There’s no getting around it: The intersection of Spring Hill and Lewinsville roads in McLean is oddly shaped and laborious to navigate.
The crossroads, which from above looks like an X nearly squashed flat, for some time has been the crosshairs of Fairfax County Department of Transportation (FCDOT) officials, who are seeking to make the intersection safer, less confusing and more efficient.
After public feedback following previous briefings, transportation officials rejected options to take no action at the site or build a peanut-shaped roundabout. Transportation officials displayed some new concepts at a June 5 public-information meeting at Spring Hill Elementary School.
One option would leave the intersection largely unchanged, but would add turn lanes. Another choice with an “offset T” design would channel traffic through two separate T-shaped intersections located a short distance apart. The latter solution is similar to one that will be implemented at another elongated-X intersection at Old Dominion Drive and Balls Hill Road in McLean.
The T-intersections’ lights would be timed to allow the smooth flow of through traffic, said FCDOT director Tom Biesiadny.
“If you’re changing direction, obviously, you might have to wait for a traffic light,” he said.
The offset-T solution would reduce rush-hour traffic congestion, improve safety, enhance pedestrian and bicycle options, reduce the intersection’s size and eliminate its skew, and create a pair of new green spaces, officials said. This option would, however, pose greater right-of-way impacts for nearby park and school sites, they said.
According to FCDOT, the intersection saw 33 crashes between Jan. 1, 2011, and Dec. 31, 2015. 2011 led the pack with 11 wrecks, followed by eight each in 2014 and 2015, four in 2013 and just two in 2012.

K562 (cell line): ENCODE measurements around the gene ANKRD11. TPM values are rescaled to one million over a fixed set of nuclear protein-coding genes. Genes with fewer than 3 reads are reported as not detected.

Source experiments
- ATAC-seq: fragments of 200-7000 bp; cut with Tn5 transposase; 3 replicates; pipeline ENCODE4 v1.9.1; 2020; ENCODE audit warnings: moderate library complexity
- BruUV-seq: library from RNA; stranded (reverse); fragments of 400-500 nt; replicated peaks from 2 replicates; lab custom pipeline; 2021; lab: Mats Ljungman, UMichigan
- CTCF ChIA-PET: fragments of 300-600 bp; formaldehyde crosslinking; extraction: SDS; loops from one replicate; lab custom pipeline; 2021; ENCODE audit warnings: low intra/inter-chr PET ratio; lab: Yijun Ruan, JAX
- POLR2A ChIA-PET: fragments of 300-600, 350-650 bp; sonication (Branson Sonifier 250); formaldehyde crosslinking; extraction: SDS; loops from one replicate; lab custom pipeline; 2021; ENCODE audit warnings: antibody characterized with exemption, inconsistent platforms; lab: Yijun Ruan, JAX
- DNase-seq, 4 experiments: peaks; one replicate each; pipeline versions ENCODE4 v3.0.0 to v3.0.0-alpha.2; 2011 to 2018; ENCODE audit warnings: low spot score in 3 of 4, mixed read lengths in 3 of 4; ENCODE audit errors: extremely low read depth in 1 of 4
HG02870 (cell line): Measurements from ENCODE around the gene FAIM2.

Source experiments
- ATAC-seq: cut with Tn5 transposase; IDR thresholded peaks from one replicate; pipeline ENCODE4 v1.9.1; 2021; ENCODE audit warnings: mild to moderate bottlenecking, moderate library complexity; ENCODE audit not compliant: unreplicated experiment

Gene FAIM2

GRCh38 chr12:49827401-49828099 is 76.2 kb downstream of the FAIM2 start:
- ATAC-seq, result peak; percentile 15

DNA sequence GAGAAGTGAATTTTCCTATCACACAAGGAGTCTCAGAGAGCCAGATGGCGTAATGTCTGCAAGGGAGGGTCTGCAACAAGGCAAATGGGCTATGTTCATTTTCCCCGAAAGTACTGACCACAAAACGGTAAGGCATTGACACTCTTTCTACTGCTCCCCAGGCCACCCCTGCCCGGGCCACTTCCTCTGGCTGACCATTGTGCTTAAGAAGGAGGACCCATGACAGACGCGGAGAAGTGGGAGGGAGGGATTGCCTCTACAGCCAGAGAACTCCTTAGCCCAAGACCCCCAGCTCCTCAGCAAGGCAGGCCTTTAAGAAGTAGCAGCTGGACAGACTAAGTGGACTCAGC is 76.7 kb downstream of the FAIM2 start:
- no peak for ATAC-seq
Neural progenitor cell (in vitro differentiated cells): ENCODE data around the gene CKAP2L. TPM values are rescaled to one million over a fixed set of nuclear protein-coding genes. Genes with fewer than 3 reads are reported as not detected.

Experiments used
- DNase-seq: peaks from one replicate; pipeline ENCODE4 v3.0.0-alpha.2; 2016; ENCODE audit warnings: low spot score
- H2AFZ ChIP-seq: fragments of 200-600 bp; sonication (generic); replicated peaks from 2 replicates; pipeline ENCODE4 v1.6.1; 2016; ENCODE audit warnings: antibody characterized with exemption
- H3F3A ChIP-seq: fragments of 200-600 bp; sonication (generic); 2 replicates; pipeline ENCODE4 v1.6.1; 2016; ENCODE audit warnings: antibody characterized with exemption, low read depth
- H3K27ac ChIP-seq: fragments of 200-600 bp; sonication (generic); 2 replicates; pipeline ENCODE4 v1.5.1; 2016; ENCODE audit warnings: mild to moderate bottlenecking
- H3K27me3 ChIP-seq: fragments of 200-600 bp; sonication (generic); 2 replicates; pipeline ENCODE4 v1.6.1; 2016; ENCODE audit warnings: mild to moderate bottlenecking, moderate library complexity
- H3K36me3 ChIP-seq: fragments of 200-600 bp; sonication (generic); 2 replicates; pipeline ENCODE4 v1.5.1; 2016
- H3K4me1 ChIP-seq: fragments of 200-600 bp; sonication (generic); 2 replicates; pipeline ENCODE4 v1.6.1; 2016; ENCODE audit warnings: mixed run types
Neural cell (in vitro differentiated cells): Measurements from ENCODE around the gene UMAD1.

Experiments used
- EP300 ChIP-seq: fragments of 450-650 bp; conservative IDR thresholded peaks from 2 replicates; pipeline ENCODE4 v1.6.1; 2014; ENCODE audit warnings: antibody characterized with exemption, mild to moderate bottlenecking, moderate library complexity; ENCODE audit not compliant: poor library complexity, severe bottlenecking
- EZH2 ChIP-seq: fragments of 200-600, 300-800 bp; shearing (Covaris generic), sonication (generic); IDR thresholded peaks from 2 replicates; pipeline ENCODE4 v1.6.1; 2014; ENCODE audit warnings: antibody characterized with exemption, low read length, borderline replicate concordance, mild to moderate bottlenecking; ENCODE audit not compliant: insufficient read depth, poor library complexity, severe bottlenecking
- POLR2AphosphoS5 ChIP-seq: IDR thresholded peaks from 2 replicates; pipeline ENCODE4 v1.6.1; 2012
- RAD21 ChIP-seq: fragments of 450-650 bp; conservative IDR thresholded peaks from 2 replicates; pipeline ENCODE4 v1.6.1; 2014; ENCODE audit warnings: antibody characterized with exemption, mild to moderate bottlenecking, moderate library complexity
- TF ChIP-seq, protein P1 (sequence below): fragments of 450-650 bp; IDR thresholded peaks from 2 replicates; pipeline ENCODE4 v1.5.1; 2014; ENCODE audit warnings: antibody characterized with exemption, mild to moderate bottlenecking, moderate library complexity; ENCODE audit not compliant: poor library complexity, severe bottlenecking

Forty-two percent of those wrecks involved injuries; the remainder damaged only property. Twenty-one percent of the crashes occurred during the morning peak period, 36 percent in the evening peak hours and 43 percent at other times of day.
Rear-end collisions accounted for 21 of the crashes (64 percent of the total). There also were five head-on crashes (15 percent), four that occurred at an angle (12 percent) and one each of a sideswipe in the same direction, a sideswipe in opposite directions and a vehicle hitting a fixed object off-road.
In addition to driver inattention, rear-end crashes at the site also were caused by motorists’ failing to yield to vehicles turning right to the north and east, as well as a lack of left-turn lanes when heading east, north and south.
Transportation officials attributed the head-on crashes to driver confusion caused by the intersection’s unusual geometry. This befuddlement also contributed to the angled crashes, although officials also blamed the lack of a protected eastbound left-turn signal phase and the intersection’s extended footprint, which makes it hard for drivers to judge turning gaps.
County officials will solicit further public input on the revised concepts for the intersection, recommend their preferred alternative this summer or in early fall and then begin producing more detailed designs.
The improvements are an FCDOT project, but the agency will coordinate with the Virginia Department of Transportation, Biesiadny said.
“They’re our partners and they own the roads, so we want to make sure that they’re comfortable with whatever we propose,” he said.
The project likely would be accomplished in phases and its timetable and budget would be determined by which option FCDOT selected, aided by public input.
Local residents pored over charts on tables in the school’s cafeteria and listened to county officials’ remarks. Supervisor John Foust (D-Dranesville) said he was anxious to hear what the public thought of the proposed designs.
“Congestion is only getting worse” at the intersection, Foust said. “If we can find a solution, we need to implement it.”